We recently released our second-quarter Economic Outlook. A full-length paper is available for download, if you want to learn more.
- Investors were raging bulls at the beginning of 2018 as equity prices vaulted higher. That optimism faded dramatically as the news flow turned less favorable. This diminution in investor spirits can be interpreted as a good thing; the potential for a meaningful advance in equities is more significant when investors are pessimistic and bad news is already discounted in the price of riskier assets.
- If one believes, as we do, that the global economy is sound and the political uncertainties roiling markets will be contained, then the proper course is to maintain exposure to equities and other risk assets.
- If it weren’t for fears of a trade war pitting America against foes and allies alike, it would be a wonderful life for investors, businesses and consumers. Corporate tax reform, tax cuts for households and modified regulation of various industries have led to record-high consumer and business confidence.
- Sabre-rattling between America and China, meanwhile, has deteriorated into actual skirmishing, and the latest back-and-forth suggests this spat could get worse before it gets better. The strategy of waging a trade war with China could prove to be the equivalent of cutting off one’s nose to spite one’s face.
- A trade war will lead to higher prices for consumers and hurt the bottom lines of companies that sell imported goods and depend on global supply chains in their production process. The result is a net loss for society. A small group of producers will probably benefit substantially from the trade impediments, while most consuming industries and households will suffer a decline in purchasing power that might be small at the level of the individual but adds up to a significant loss across the economy.
- Most important, the stoking of trade-war tensions by the U.S. threatens to undermine the very foundation of the system that has supported the global economy since the end of World War II. Although the actual trade actions to date have been modest, the impact on global supply chains bears close watching.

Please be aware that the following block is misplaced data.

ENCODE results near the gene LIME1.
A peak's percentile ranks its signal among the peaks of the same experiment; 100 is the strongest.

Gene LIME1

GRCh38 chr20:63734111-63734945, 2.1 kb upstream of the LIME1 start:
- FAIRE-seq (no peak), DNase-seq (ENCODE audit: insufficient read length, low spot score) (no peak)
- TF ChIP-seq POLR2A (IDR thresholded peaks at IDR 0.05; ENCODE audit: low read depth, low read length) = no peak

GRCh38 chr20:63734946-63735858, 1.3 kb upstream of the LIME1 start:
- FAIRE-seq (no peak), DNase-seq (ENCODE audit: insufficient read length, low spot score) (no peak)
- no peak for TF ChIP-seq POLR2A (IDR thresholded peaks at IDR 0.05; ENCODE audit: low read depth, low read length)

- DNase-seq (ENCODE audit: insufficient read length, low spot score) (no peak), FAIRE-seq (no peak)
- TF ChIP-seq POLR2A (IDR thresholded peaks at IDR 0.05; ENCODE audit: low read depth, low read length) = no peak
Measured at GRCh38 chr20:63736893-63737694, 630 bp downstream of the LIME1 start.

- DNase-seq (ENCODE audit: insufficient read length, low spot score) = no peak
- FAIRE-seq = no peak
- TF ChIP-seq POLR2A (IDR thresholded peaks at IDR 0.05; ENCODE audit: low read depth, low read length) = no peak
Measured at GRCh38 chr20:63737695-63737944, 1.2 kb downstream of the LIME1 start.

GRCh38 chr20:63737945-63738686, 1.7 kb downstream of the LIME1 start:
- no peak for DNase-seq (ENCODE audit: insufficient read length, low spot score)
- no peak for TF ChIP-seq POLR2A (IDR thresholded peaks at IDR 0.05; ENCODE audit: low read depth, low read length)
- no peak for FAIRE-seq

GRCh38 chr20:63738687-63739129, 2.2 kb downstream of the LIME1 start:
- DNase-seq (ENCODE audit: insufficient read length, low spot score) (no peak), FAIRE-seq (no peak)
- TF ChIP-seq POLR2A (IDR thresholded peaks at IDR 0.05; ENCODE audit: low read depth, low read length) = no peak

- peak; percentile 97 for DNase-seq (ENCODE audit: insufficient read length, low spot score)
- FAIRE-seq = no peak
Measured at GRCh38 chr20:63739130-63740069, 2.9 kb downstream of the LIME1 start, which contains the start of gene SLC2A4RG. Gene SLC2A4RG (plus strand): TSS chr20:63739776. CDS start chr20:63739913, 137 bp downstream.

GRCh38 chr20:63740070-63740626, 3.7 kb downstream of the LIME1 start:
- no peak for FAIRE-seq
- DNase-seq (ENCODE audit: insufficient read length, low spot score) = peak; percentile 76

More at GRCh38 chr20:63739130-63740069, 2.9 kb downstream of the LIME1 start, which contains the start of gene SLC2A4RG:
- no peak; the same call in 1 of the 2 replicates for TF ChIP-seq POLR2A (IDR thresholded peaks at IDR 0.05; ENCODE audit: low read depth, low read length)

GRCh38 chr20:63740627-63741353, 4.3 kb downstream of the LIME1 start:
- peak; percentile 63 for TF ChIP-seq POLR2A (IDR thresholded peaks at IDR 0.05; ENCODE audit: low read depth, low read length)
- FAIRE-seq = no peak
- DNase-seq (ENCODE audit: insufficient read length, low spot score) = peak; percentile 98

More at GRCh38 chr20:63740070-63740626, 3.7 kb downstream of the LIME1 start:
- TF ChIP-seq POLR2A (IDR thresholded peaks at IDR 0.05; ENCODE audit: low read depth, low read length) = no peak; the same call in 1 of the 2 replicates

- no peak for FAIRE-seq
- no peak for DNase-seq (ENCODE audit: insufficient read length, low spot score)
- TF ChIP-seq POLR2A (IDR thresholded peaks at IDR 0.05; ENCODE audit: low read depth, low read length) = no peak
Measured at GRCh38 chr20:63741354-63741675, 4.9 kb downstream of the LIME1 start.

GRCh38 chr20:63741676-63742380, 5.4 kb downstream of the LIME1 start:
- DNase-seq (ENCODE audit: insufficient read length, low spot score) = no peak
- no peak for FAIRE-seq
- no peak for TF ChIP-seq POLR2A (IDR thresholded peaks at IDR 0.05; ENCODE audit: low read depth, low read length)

- We will be watching closely as this drama plays out in the months ahead. With any luck, the Trump Administration will shy away from ratcheting tensions up further. We must admit that doesn’t seem to be in the cards in the near term.
- However, the economic fundamentals that drive the stock market appear stable, even in Europe and developing economies. Nor are interest rates at levels that will crunch global economic growth. The risks appear more political in nature. The escalation of trade tensions and the polarization of electorates over issues like immigration and fiscal sovereignty are the negatives. A still-solid global economy, strong momentum in corporate profits growth and equity valuations that still appear reasonable against the backdrop of still-low albeit rising, interest rates are the positives.
- A broadening of the trade war with China or a U.S. pull-out from the North American Free Trade Agreement would have a sorely negative impact on the profitability of U.S. manufacturers, prompting a reassessment of our still-positive view. Impediments to trade also could lead to a higher inflation rate as domestic companies use the tariffs umbrella to raise their selling prices. The Fed may feel compelled to lean against this threat to price stability, thereby aggravating any economic shock arising from the disruption of global supply chains. This is how a bear market could develop.
- We want to emphasize that this is not our base-case scenario. We still think this old bull has some life left in it. That said, the risks to the equity market now seem more balanced rather than skewed to the bullish side.
This material represents an assessment of the market environment at a specific point in time and is not intended to be a forecast of future events, or a guarantee of future results. This information is for educational purposes only and should not be relied upon by the reader as research or investment advice.
There are risks involved with investing, including loss of principal.
Information provided by SEI Investments Management Corporation, a wholly owned subsidiary of SEI Investments Company. Neither SEI nor its subsidiaries is affiliated with your financial advisor.